Accounting Entrepreneurship Operations

Want Success? Manage your Cash Flow!

So you’ve had the idea for a while and you’ve finally started your business. The orders are coming in and you are trying to keep up with demand, but something is not adding up. On paper sales are on target, the orders have come in, goods have been delivered, but your bank account is in the red. Why is that?

The goods delivered have been sold on credit and you have to wait to collect, but you still have to find cash to pay for materials and services to keep filling new orders. The problem may lie in the management of your Cash Flow.

But what is Cash Flow and how is it relevant to your business?

What is Cash Flow?

It is the tracking of the movement of money into or out of your business.  The best method of managing your cash flow is by preparing cash flow projections yearly, quarterly or even weekly depending on your circumstance. An accurate cash flow projection can alert you to potential trouble well before it strikes.

Best practices suggest that you delay cash outlays for of as long as possible while encouraging anyone who owes to you money to pay it as rapidly as possible, because a sale is not a sale until the cash is collected. Never assume without justification that receivables will come in at the same rate at which you outlay. Receivables have to be managed closely.

Preparing a Cash Flow statement

Start with cash in hand and cash to be received from various sources to determine how much is coming in and when. Determine how much has to be spent and when before you spend. Have a line item for each item that has to be covered with cash during the projected period.  It is during this process you will see where the gaps lie.

Here are some areas to examine:

  • Keeping accurate records: Ensure that the accounting software you use is able to provide you with accurate reports of monies due to you and those you owe.
  • Review credit arrangements:  The credit terms you extend to your customers must be closely tied to the credit you receive from  your suppliers. You cannot extend too long a credit period when you receive a much shorter period.  You should review your suppliers and the credit terms they offer with the view of getting better credit terms.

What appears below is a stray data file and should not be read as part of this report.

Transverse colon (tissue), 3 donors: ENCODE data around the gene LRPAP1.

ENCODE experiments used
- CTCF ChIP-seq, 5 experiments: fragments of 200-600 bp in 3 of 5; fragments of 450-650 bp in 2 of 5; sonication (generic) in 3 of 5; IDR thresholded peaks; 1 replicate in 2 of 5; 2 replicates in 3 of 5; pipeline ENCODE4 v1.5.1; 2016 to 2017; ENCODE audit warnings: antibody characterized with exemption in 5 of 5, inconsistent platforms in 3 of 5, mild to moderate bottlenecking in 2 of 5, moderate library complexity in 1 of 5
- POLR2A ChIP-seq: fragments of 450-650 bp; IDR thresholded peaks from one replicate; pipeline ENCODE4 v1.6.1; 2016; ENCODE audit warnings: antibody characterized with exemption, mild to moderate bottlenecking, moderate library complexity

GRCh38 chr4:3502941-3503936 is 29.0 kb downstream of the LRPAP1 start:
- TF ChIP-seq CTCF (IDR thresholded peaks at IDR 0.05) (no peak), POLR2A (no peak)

• Extending too much credit:  Extending credit is like a bank giving a loan. They conduct their due diligence and ensure your credit worthiness before they grant a loan. You need to take the same level of care and ensure that your customer has a good track record of paying on time before approving credit. And once you extend credit do not extend too much credit too fast.
  • Improve collection of receivables. Don’t assume that customers will always pay on time. The businesses that follow up are usually the ones that collect. Create a process in your business around collecting receivables and ensure that it happens in a consistent manner. Don’t wait until you run out of cash. This could be as simple as ensuring your accounting software generates a report on a weekly basis.
  • Review your costs.  Look at your cost of production. Are you getting the best prices, are your processes as efficient as they could be? Often times business owners get caught up in the day- to-day running of their businesses and do not keep up-to-date accounting records. This leads to not enough data to inform decision making. Ensure that the accounting software you use is simple enough that you can easily input data and produce the reports you need to run your business more efficiently.
  • Pricing: Are your products accurately priced? Do you take into account your all your costs, such as your overheads?
  • Accumulating stock that does not move:  Your accounting software should give you a good idea of your faster-moving products and, therefore, inform how you acquire stock.
  • Review your operating budget to see if you have enough working capital in place.  The general rule of thumb is three to six months of operational costs, however in our tight economy this is often very difficult. We would recommend a minimum of two months to give you enough cushion to cover any unforeseen events.
  • Unexpected market changes – don’t put all your eggs in one basket. If that major customer leaves will your business survive?

Running a new business has its fair share of challenges and you don’t need to make all the mistakes yourself. Learn from other people’s mistakes and don’t be afraid to ask questions. After you get your Cash Flow in order, find out if you have what it takes to be a successful entrepreneur in Jamaica.

Share with us: how do you manage your cash flow?


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